Swanson Gave Hunter Jadlowski Fair Sentence
There are many county residents expressing disappointment with Patrick Swanson, county district attorney, for the plea agreement reached last week in the case of a Sherman man who shot and killed a neighbor while hunting after dark on Nov. 22, 2017.
The complaints are largely the same — that Thomas Jadlowski should serve longer than between one and four years in prison for the death of Rosemary Billquist. Jadlowski had been indicted by a Chautauqua County Grand Jury on a charge of second-degree manslaughter, which carries a minimum of between one and three years in prison and a maximum of between five and 15 years in prison. For some, allowing Jadlowski to plead guilty to a lesser charge of criminally negligent homicide and hunting after hours is a miscarriage of justice for which they are holding Swanson responsible.
We disagree, largely based on the words of Billquist’s husband, Jamie, immediately after the plea agreement was announced in Chautauqua County Court last week. Swanson likely wouldn’t have agreed to a plea agreement if Jamie Billquist hadn’t agreed to such a disposition. What Billquist said to The Post-Journal’s Jordan Patterson last week shines an important light on the plea agreement.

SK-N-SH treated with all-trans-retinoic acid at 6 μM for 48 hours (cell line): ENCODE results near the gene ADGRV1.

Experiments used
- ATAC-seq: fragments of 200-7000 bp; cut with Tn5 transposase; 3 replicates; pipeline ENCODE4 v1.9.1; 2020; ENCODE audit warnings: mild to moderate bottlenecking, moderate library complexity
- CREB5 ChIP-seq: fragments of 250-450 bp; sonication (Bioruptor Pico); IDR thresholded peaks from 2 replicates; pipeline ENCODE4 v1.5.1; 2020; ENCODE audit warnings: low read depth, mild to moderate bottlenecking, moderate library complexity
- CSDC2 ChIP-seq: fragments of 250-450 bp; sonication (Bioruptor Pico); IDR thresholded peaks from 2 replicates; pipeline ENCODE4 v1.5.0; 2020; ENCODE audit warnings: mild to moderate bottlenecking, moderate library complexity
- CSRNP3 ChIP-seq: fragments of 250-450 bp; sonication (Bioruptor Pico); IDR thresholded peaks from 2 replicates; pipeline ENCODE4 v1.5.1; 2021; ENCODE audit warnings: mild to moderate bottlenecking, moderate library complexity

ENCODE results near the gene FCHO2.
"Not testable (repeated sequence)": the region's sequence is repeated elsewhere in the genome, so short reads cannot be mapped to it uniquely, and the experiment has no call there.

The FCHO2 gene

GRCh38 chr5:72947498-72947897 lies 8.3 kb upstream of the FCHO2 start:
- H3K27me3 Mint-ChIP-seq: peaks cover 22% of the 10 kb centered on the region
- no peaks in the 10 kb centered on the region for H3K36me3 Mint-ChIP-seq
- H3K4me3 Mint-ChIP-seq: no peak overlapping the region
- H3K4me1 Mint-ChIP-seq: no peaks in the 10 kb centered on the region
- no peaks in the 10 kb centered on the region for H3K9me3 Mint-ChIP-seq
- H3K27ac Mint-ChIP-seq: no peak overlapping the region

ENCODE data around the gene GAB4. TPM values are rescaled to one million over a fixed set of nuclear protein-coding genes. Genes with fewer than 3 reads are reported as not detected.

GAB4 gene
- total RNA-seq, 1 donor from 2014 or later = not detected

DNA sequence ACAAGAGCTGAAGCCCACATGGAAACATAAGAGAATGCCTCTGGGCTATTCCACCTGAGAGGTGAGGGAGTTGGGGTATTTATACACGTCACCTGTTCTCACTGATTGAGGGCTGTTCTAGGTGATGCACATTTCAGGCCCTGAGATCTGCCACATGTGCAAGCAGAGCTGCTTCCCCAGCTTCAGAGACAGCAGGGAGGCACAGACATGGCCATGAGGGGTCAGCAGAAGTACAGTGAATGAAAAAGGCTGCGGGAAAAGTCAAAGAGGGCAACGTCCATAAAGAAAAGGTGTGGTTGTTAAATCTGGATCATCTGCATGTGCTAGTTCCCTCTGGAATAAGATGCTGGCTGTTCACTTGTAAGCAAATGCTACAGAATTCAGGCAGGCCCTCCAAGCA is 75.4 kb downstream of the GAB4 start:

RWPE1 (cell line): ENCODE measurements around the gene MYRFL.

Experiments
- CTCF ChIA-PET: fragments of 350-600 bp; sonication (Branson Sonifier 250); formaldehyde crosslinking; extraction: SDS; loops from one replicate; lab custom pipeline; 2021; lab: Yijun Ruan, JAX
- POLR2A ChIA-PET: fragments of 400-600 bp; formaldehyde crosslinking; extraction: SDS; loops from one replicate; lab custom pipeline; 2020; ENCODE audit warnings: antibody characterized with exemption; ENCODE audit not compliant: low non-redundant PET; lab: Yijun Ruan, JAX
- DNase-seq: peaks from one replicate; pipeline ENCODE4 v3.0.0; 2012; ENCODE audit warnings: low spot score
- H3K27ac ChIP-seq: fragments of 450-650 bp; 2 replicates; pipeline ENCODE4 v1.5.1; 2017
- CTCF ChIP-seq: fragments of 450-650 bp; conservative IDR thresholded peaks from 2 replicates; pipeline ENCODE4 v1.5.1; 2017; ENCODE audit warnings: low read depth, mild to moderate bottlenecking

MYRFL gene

“I’ve been saying that since day one — if it’s a handful of years in prison, that’s fine with me,” Billquist’s husband, Jamie, said moments after the plea deal was accepted. “I’m not looking for revenge. He’ll learn his lesson. He’s a human being. We’ve known him since he was a child so he’s got to have feelings. It’s been tough. Nobody wins in this case — it’s a tough case for everybody, but in the end I feel good today and I think everything went well.”
No amount of time in prison will fill the hole Jamie Billquist has felt for the last year of his life. If he is willing to agree to a lesser charge against his neighbor, so should the rest of us.